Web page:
I do not think that there can ever be enough books about anything and I say that knowing that some of them are going to be about Pilates.The more knowledge the better seems like a solid rule of thumb, even though I have watched enough science fiction films to accept that humanity’s unchecked pursuit of learning will end with robots taking over the world.-Sarah Vowell
Tuesday, May 10, 2016
Luke Skywalker Can't Read and Other Geeky Truths by Ryan Britt
This book came out at the end of last year and all I can say, is: what took it so long to be written and where has Ryan Britt been my whole life? Britt's book is a collection of essays, including: Out of the Sideshows; The Birds, the Bees, and Barbarella; I Know It's Only Science Fiction, but I Like It; Luke Skywalker Can't Read; Wearing Dracula's Pants; The Sounds of Science Fiction; Baker Streets on Infinite Earths: Sherlock Holmes as the Eternal Sci-Fi Superhero; All You McFlys: A Back to the Future Theory of Everything; Imagine There's No Frodo (I wonder If You Can); Regeneration No. 9; No, Luke, Captain Kirk Is Your Father; Hipster Robots Will Save Us All; Nobody Gets Mad About Hamlet Remakes: Rise of the Relevant Superheroes; and The Fans Awaken.
As a librarian, one of my favorite essays is, of course, "Luke Skywalker Can't Read". At some point growing up, as he found himself relating to Luke, he noticed something glaringly different: Luke didn't have a favorite book, because he never looked at a book. Luke, the ultimate dreamer, who wants to go on a grand adventure, doesn't get this idea like a lot of us do, from books, but because he is bored to death with farming and wants to get the hell off the dusty planet of Tatooine. The more you look into the trilogy, you notice that those that inhabit it are basically functionally literate. They know enough to read something off a screen, but usually R2-D2 is there to translate. If you look at the controls on ships you see symbols, but these could just represent what it does, like trash compacter or tractor beam. For my Star Wars purist, he does go into Aurebesh, the "official" language of Star Wars written by John Hazlett in the 1990s for the Star Wars roll playing game, and later wrote an article about, "The Written Word". Star Wars, though is not the only place reading does not seem to take place. Narnia is another one. And in the places where reading does take place, there are different results. At Hogwarts, Hermione is the only one who really loves to read. In Lord of the Rings, Gandalf is always dusting off old scrolls and reading up to find out something that will help the group, while the Hobbits, bless them, have written a book: Bilbo's The Hobbit or There and Back Again. Battlestar Galatica and Star Trek, especially provide more scenes of reading or the use of books. I find it amazing that I never picked up on any of this, really, and I'm the person who is sneaking looks at you to find out what you are reading.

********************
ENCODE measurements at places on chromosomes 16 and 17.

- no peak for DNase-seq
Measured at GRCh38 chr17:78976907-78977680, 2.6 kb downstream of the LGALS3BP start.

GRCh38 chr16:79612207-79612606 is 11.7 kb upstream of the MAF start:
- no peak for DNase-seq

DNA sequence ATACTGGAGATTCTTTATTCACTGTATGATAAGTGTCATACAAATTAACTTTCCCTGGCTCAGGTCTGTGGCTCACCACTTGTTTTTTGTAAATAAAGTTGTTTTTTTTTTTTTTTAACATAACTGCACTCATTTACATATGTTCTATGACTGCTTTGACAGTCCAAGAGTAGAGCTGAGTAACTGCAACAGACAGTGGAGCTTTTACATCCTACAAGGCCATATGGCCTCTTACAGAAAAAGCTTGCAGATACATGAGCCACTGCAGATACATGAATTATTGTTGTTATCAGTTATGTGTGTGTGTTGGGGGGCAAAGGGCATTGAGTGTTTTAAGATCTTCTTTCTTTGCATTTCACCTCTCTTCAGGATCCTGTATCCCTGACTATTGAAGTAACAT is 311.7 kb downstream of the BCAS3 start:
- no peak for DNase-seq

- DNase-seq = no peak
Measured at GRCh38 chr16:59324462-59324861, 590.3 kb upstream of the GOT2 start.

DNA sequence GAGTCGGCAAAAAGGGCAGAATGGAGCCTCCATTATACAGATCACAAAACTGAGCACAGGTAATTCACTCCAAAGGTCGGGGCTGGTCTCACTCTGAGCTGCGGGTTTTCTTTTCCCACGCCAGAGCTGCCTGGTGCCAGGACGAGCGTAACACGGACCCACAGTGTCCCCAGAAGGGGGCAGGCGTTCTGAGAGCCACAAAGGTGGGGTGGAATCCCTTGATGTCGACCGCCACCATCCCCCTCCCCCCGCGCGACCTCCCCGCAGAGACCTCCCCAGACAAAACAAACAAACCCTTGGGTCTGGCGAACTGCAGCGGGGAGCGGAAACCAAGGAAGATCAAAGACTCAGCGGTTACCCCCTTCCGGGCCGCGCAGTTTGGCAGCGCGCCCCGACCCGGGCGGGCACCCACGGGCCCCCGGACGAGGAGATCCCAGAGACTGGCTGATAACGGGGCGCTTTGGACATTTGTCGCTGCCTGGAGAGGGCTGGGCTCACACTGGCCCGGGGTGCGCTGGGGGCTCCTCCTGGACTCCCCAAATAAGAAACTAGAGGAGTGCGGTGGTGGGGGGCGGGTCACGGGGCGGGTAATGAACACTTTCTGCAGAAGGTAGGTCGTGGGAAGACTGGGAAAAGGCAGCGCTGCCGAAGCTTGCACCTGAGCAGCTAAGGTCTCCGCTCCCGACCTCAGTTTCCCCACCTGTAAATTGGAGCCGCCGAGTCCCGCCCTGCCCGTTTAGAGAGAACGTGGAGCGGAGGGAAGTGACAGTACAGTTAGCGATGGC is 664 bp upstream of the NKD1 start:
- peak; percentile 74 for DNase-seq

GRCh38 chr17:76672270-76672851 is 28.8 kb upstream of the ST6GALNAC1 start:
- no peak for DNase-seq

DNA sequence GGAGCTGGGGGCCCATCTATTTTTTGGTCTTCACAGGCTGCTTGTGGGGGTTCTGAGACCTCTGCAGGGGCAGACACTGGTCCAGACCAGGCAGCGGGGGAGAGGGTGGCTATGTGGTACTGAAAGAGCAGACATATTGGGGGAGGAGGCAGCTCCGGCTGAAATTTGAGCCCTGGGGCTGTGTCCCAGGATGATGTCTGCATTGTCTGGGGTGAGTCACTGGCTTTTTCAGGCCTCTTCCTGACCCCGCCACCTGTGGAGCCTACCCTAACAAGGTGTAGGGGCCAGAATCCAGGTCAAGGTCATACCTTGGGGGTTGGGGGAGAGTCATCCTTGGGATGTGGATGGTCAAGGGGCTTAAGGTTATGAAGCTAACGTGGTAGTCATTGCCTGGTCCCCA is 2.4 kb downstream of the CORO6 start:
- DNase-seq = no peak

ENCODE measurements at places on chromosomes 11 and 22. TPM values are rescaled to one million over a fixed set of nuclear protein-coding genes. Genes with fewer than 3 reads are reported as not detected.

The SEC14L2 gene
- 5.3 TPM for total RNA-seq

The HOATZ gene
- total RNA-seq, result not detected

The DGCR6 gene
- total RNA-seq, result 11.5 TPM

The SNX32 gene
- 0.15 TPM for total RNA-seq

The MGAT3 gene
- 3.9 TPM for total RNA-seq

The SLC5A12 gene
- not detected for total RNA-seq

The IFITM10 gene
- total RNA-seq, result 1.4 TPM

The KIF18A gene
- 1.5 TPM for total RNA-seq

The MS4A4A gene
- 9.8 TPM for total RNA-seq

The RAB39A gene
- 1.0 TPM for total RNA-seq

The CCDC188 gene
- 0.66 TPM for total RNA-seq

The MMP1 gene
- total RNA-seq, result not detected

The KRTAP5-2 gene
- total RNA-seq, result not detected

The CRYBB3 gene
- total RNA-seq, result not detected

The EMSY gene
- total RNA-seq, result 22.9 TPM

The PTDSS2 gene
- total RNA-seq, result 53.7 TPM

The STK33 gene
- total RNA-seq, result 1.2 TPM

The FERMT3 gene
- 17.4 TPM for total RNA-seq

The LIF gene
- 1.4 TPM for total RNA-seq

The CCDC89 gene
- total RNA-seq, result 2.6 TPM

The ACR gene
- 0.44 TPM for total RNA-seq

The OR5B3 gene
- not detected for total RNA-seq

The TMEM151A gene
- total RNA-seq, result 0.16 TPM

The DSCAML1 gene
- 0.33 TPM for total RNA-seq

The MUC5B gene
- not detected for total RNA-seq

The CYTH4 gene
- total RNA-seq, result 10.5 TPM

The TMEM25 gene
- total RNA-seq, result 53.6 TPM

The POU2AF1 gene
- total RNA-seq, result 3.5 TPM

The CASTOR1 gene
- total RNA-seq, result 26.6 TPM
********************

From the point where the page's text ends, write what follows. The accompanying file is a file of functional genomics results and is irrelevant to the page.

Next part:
I heard Neil De Grasse Tyson give a speech on "An Astrophysicist Goes to the Movies" and he had high praise for the Back to Future movies attention to detail. So I was surprised when I read the essay Britt wrote on it that pointed out some of it's, well, flaws is a rather harsh word, but I will go with it for now. First thing is, that it brings about "fake nostalgia". Hill Valley in an every-city in California somewhere, but like "the other house" in Gaiman's Coraline, no one seems to ever be able to leave, or even seems to want to, including Marty who is in a sense an anti-Luke Skywalker. When it opens, its familiarity hooks you so that when it takes you back to 1955, you begin to get all misty-eyed. Next are the paradoxes of Marty and Doc and the Biff Tannen family tree. When you meet Doc and Marty they are "already friends FOR NO GOOD REASON AT ALL." Today, any blockbuster have most of the movie be about the origin story of the characters, but that doesn't happen here. We have no idea how or when these two became friends. And Biff seems to be his own ancestor in all three movies. My favorite is the George McFly writing career paradox. Some say that at the end of the first movie, George's comfortable living makes no sense if he had just published his first book. Of course he could have been writing for TV before, as they lived in California. "You could even say that in Marty's reality, George McFly sued both George Lucas and Gene Roddenberry over the use of his original concepts "Darth Vader" (Star Wars) and the planet "Vulcan" (Star Trek)....And if Marty McFly, through his father, actually created both Star Trek and Star Wars via paradox, Back to Future becomes a work of fake nonfiction and ubermetafiction simultaneously." Also, there's the fact that the past and future in these movies are far from perfect. It gives a bizarre look at race in 1955, while at the same time giving a weird representation of whiteness as well.